Smaller graph updates can either be done using the GraphUpdateScene component which can be edited in the Unity inspector or using scripting which is done by calling a method in the AstarPath class with either a Bounds object or a Pathfinding.GraphUpdateObject (which is what the GraphUpdateScene component actually does in the background). // As an example, use the bounding box from the attached collider
Bounds bounds = GetComponent<Collider>().bounds;;
// using Pathfinding; //At top of script

// As an example, use the bounding box from the attached collider
Bounds bounds = GetComponent<Collider>().bounds;
var guo = new GraphUpdateObject(bounds);

// Set some settings
guo.updatePhysics = true;;
The method will then put the task in a queue to be carried out before the next path calculation. It has to be put in a queue because if it carried out directly, it might interfere with pathfinding, especially if multithreading is on, and cause all kinds of errors. This means that you might not see an update of the graph directly, but it will always be updated before the next pathfinding calculation starts (almost always, see AstarPath.limitGraphUpdates ).
Recast graphs can also be pseudo-updated using navmesh cutting. Navmesh cutting can cut out holes for obstacles in the navmesh, but cannot add more navmesh surface. See Pathfinding.NavmeshCut. This is much faster, but more limited than recalculating a whole recast tile.

Using the GraphUpdateScene component is usually easiest if you are working in the Unity Editor on a known graph. For example you can easily change the tag of a specific region without any code. However updating the graph using code is usually easier if you are doing it dynamically during runtime. For example if you are updating the graph to account for a newly placed building in a tower defence game.

Using Scripting

To update a graph you create a GraphUpdateObject and set the parameters you want, then you call the AstarPath.UpdateGraphs method to queue the update.

// using Pathfinding; //At top of script

// As an example, use the bounding box from the attached collider
Bounds bounds = GetComponent<Collider>().bounds;
var guo = new GraphUpdateObject(bounds);

// Set some settings
guo.updatePhysics = true;;
The bounds variable referred to is a UnityEngine.Bounds object. It defines an axis aligned box in which to update the graphs in. Often you want to update the graph around some newly created object. In the example the bounding box is taken from the attached collider.

However make sure that this object will be recognised by the graph. For grid graphs you should make sure that the object's layer is included in either the collision testing mask or the height teting mask.

If you don't need to recalculate all parameters on the nodes when using a grid graph or connections when using a point graph, you can set updatePhysics (see GridGraph specific details) to false to avoid unnecessary calculations guo.updatePhysics = false;

For details about exactly what fields to set, take a look at the class documentation for the GraphUpdateObject .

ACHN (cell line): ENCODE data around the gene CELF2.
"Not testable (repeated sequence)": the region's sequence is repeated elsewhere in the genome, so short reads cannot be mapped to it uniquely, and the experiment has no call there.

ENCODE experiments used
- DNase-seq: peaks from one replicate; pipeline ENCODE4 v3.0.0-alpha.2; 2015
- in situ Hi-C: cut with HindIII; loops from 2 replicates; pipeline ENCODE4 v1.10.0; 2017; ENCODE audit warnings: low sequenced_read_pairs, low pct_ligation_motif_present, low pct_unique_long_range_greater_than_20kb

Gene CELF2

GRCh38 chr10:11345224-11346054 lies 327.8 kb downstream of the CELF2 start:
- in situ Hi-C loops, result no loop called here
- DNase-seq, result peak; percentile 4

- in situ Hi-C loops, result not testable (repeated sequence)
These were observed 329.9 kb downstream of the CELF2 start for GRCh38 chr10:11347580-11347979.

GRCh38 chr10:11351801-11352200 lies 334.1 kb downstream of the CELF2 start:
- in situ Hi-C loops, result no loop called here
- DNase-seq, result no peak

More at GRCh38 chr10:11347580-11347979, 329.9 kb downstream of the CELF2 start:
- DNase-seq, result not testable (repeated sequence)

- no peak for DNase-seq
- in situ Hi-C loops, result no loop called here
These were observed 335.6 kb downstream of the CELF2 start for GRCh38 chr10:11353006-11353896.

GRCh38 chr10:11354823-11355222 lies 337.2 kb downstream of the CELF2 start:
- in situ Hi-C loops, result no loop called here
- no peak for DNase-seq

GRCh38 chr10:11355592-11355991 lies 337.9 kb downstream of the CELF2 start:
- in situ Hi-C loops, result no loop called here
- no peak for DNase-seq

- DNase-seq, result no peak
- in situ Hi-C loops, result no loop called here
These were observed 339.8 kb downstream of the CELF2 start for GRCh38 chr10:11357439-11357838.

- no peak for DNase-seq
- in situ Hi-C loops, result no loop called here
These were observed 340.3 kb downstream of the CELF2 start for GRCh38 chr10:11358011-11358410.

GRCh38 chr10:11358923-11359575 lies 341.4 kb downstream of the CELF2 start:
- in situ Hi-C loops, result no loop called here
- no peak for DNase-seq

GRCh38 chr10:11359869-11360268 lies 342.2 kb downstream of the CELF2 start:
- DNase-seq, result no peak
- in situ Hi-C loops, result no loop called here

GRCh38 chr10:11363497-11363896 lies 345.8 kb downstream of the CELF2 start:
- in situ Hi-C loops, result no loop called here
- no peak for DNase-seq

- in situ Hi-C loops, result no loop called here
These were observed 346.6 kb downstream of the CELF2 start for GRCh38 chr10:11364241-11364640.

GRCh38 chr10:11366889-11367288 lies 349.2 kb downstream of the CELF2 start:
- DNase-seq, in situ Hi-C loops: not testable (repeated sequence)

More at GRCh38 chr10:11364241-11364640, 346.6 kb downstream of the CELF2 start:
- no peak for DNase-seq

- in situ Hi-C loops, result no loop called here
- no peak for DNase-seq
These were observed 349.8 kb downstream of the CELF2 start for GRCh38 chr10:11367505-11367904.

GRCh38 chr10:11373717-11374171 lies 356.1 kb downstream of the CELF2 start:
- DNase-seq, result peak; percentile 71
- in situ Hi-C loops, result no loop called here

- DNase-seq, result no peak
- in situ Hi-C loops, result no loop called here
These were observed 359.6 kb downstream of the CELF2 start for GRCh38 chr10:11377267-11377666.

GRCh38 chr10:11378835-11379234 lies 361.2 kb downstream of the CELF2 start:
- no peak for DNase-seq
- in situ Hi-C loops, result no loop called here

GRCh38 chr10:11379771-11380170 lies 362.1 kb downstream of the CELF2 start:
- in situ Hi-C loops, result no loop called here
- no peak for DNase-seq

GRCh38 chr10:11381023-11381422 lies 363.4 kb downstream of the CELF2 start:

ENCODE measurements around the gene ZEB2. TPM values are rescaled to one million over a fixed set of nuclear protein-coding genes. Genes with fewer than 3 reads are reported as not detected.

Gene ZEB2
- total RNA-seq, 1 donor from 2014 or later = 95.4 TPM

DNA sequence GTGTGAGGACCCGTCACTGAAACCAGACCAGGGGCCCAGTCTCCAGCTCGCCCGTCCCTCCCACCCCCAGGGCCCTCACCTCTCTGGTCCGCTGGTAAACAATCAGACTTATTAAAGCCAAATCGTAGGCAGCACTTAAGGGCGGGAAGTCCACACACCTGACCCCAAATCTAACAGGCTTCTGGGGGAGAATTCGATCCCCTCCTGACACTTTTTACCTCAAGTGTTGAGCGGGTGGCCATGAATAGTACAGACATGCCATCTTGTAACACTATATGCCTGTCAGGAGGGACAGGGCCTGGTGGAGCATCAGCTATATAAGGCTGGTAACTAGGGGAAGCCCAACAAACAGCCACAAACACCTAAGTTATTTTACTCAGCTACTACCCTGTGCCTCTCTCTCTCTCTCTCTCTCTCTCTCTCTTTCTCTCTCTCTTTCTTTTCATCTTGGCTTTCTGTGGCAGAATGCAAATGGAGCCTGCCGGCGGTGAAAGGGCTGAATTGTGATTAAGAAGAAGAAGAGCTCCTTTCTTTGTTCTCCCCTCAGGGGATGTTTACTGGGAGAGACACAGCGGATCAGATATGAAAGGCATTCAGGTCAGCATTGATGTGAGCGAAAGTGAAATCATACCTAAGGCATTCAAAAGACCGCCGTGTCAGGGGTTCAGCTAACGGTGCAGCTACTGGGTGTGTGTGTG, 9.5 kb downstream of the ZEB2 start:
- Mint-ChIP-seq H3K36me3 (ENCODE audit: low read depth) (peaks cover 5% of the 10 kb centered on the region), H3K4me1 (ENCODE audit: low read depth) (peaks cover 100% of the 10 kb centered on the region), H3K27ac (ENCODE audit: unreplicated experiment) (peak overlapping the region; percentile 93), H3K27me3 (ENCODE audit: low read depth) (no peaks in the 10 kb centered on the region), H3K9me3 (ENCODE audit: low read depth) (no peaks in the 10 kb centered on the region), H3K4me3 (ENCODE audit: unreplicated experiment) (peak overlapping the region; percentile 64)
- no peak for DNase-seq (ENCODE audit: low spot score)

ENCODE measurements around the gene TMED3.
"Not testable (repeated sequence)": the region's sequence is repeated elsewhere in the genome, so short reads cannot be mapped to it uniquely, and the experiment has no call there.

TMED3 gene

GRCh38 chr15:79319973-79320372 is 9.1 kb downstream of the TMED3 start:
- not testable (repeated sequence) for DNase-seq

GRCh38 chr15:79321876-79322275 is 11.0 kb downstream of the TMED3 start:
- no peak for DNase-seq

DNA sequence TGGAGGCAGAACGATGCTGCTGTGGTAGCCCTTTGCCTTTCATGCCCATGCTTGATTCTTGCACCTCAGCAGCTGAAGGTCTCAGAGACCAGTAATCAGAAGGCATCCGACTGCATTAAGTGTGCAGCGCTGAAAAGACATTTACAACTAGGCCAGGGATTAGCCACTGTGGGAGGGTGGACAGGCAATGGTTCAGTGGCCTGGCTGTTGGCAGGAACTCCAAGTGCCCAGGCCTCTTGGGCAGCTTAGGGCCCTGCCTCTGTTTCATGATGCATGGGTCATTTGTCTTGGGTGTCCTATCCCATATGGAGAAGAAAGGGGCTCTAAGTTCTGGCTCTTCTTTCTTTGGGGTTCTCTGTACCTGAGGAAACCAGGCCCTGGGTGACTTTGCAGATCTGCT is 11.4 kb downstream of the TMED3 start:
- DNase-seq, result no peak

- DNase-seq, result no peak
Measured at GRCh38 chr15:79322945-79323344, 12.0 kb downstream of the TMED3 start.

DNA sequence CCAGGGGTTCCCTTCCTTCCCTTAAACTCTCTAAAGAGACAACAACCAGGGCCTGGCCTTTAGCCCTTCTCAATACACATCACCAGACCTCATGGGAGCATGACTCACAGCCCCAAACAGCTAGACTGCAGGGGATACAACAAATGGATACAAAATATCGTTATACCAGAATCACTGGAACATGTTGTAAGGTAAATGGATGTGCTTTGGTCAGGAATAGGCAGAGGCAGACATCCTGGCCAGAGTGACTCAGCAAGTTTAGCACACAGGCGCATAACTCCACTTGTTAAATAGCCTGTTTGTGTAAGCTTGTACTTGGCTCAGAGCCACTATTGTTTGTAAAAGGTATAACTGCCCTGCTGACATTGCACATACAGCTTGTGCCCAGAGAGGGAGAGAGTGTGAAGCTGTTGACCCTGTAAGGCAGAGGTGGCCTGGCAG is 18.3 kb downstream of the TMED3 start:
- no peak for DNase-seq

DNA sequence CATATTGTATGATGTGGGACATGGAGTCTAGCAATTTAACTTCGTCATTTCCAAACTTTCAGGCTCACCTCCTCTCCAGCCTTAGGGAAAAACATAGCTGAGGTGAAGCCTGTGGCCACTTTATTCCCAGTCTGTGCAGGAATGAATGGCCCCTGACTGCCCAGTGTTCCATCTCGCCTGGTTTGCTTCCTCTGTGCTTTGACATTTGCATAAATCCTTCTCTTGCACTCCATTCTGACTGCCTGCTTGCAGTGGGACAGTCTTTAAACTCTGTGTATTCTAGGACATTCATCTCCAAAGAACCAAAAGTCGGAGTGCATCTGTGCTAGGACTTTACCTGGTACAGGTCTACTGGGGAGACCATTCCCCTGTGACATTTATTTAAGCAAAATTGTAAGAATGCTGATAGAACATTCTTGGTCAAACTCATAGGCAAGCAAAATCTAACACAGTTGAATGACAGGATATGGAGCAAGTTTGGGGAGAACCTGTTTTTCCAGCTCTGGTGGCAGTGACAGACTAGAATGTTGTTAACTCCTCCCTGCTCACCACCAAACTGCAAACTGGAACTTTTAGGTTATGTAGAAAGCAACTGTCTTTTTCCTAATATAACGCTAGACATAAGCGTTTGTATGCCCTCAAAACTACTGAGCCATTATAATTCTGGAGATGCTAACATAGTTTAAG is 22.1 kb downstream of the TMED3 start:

Using direct access to graph data

In some cases it might be inconvenient to use a GraphUpdateObject to update the graph. In those cases you can update the graph data directly. However care needs to be taken. When using the GraphUpdateObject the system takes care of a lot of things for you.


Accessing graph data for information about how to access graph data.

Node properties and Pathfinding.GraphNode for information about what properties a node has.

Grid Graph Rules for how to create custom GridGraph rules. If you are using a grid graph, it is often more robust to write a custom grid graph rule.

Here is an example of changing all nodes in a grid graph and using perlin noise to determine if nodes should be walkable: AstarWorkItem(ctx => {
var gg =;
for (int z = 0; z < gg.depth; z++) {
for (int x = 0; x < gg.width; x++) {
var node = gg.GetNode(x, z);
// This example uses perlin noise to generate the map
node.Walkable = Mathf.PerlinNoise(x * 0.087f, z * 0.087f) > 0.4f;

// Recalculate all grid connections
// This is required because we have updated the walkability of some nodes
gg.GetNodes(node => gg.CalculateConnections((GridNodeBase)node));

// If you are only updating one or a few nodes you may want to use
// gg.CalculateConnectionsForCellAndNeighbours only on those nodes instead for performance.
The above code will generate this graph:

Graph data must only be modified when it is safe to do so. Pathfinding might be running at any time so it is necessary to first pause the pathfinding threads and then update the data. The easiest way to do this is to use AstarPath.AddWorkItem: AstarWorkItem(() => {
// Safe to update graphs here
var node =;
node.Walkable = false;
})); => {
// Safe to update graphs here
var node =;
node.position = (Int3)transform.position;
When the connectivity of the nodes are changed, the system automatically recalculates the connected components of the graph. You can read more about this in the documentation for this class: Pathfinding.HierarchicalGraph. However in the middle of a sequence of work items, it may not be up to date. If you are using methods such as Pathfinding.PathUtilities.IsPathPossible or the Pathfinding.GraphNode.Area property you should call the ctx.EnsureValidFloodFill method first. Usually this is not something that work items require however.


Prior to 4.2 you had to manually call methods like QueueFloodFill to keep this data up to date. However in 4.2 and above there is no need for that. The system will handle it automatically behind the scenes in a more performant way. AstarWorkItem((IWorkItemContext ctx) => {

// The above call guarantees that this method has up to date information about the graph
if (PathUtilities.IsPathPossible(someNode, someOtherNode)) {
// Do something
If you are modifying walkability you also need to make sure that connections are recalculated properly. This is important mostly for the grid graph. You can use the GridGraph.CalculateConnections method. Note that this needs to be called both on the node you changed walkability on and also the nodes adjacent to it since they might have to change their connections to add or remove that node as a connection. If you are only updating a few nodes you could use the GridGraph.CalculateConnectionsForCellAndNeighbours method to avoid having to iterate through all nodes in the graph and recalculate their connections (which can be slow).